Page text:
The Premier League is the biggest league in world football, the most watched, richest and most lucrative, attracting many of the world’s top players. Hard to believe then that the League was conceived at a time when English Football was just emerging just from its lowest ebb.
The 1980’s had seen England’s First Division fall well below the top leagues in Spain and Italy – games were played in dated, crumbling stadiums, supporter numbers were dropping, football hooliganism was rife, and English clubs had been banned from Europe in the aftermath of Heysel.
By the early 1990s, things had begun to improve – England had had a relatively successful World Cup, reaching the semi-finals, UEFA had lifted the European ban on English clubs, and in 1990 the Taylor Report had proposed far reaching improvements to stadium safety standards, including the move to all-seater stadiums.
There had also been a phenomenal rise in TV money coming into the game and with it came the first rumblings of a breakaway “super league”.
Ten clubs threatened such a breakway in 1988, but were persuaded to stay.
However, as match attendances and and revenues continued to rise, the country’s top teams again considered leaving the Football League in order to capitalise on the growing influx of money coming into the game.
On 14 June 1991, the rumblings of discontent, which had started years earlier, saw 16 First Division clubs sign a document stating their intention to join a break-away League.
After months of financial wrangling the Premier League became a reality on 23 September 1991, with the FA agreeing to keep the three-up-three-down promotion / relegation format in place.
The first Premier League season kicked off in 1992, with 22 teams. (At the insistence of FIFA the league was reduced to 20 teams in 1995).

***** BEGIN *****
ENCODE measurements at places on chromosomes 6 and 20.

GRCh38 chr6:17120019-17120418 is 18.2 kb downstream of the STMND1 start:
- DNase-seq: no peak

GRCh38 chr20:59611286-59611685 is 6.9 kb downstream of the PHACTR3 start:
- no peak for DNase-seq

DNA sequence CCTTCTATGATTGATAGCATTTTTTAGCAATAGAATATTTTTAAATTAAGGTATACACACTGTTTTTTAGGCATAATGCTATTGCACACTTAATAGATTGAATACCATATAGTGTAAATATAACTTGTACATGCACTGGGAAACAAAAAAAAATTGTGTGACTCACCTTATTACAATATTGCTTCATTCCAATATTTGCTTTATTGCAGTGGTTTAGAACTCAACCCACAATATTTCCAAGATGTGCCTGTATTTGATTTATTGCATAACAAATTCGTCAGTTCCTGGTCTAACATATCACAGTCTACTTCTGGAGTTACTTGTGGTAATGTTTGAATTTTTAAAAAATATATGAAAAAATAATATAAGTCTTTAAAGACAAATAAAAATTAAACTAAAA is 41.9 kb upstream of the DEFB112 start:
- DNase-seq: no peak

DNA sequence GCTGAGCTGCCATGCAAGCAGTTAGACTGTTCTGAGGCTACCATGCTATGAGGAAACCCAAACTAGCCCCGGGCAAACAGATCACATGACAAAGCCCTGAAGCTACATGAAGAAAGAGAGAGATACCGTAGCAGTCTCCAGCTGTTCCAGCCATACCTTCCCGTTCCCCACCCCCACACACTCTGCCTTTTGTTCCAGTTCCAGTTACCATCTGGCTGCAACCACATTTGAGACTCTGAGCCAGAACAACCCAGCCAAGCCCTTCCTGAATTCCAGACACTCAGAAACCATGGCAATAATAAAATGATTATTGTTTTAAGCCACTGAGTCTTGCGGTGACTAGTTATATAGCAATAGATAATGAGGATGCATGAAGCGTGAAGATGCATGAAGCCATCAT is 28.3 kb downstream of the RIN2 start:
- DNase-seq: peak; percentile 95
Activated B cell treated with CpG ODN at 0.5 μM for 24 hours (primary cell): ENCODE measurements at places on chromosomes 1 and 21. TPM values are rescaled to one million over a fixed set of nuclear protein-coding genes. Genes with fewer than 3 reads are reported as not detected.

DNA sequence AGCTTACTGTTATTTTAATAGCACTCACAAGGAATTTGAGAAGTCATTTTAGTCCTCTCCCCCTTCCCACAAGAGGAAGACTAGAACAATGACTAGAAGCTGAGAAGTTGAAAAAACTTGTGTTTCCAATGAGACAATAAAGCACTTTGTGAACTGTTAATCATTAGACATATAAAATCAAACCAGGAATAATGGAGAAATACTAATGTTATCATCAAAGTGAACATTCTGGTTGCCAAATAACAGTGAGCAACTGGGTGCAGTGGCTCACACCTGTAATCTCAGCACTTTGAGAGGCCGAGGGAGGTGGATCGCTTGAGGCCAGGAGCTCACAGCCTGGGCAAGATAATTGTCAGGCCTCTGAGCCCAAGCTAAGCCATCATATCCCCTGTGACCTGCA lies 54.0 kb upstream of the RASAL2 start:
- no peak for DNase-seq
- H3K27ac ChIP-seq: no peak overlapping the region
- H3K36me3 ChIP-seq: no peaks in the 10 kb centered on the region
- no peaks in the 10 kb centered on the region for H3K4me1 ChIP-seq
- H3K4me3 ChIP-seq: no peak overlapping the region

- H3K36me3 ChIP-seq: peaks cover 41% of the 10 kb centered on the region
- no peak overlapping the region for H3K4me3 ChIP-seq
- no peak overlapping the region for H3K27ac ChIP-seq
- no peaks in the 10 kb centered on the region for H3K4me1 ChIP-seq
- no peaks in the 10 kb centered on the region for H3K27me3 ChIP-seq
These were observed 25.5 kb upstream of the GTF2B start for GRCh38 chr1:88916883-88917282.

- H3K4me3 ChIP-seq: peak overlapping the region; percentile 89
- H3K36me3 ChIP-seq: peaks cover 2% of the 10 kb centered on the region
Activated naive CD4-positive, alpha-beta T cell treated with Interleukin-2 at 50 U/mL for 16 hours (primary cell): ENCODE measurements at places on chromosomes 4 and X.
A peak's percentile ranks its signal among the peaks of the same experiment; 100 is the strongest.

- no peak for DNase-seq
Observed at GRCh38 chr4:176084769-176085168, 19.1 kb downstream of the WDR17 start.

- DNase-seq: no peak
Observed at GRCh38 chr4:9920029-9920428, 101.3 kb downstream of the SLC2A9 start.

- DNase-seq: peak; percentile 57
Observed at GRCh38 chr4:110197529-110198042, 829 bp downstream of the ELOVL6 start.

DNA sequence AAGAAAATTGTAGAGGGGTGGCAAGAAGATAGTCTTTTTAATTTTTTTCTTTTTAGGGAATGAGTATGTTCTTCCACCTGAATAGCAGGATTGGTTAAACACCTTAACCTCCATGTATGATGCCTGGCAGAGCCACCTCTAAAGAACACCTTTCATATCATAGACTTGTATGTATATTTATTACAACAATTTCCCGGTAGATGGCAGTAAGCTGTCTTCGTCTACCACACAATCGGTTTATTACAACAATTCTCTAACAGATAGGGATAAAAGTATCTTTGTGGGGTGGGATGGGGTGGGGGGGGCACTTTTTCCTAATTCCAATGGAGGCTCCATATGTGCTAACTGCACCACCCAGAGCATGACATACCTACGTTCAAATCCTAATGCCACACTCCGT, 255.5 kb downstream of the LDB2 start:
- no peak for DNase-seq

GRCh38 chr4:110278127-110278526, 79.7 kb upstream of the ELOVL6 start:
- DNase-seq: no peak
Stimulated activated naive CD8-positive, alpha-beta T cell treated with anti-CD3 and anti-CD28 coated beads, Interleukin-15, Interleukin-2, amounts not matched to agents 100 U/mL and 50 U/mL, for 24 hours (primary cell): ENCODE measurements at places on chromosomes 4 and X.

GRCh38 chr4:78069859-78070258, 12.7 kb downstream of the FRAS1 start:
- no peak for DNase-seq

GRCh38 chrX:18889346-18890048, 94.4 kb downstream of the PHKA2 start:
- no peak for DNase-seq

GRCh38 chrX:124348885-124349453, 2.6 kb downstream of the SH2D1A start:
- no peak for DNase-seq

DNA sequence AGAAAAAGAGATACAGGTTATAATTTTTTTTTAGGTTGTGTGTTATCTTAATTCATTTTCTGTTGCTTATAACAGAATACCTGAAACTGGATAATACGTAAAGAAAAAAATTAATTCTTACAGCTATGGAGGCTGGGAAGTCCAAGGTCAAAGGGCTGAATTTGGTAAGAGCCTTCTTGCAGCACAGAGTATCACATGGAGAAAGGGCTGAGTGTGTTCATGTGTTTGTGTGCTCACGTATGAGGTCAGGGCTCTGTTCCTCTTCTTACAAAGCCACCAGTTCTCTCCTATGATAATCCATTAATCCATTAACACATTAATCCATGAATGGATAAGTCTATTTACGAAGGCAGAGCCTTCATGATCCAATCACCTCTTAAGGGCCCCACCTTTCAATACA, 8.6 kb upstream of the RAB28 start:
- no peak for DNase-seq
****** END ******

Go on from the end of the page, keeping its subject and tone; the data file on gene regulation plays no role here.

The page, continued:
Manchester United were the first champions and continued to dominate throughout the 1990’s, with only Blackburn (1995) and Arsenal (1998) able to break their hold on the trophy.
In 1999, United completed a unique treble, winning the Premier League, UEFA Champions League and FA Cup.
United’s dominance continued into the new millennium with Arsenal emerging as their main rival. The two shared five titles between 2000 and 2005.
Arsenal, under Arsene Wenger, won the 2003/04 title without losing a single game, earning them the nickname “The Invincibles”.
The dominance of the “big two” was finally broken in 2004-2005 season, as Chelsea, financed by the Russian billionaire Roman Abramovich, and managed by the charismatic and outspoken Jose Mourinho stormed to the title. In the process they established new records for most clean sheets, fewest goals conceded, most victories, and most points earned.
Chelsea repeated this feat in 2006, equalling their own Premiership record of 29 wins set the previous season.
They relinquished their title to Manchester United in 2007, and United retained the title in 2008 by a margin of two points, with Chelsea again runner-up.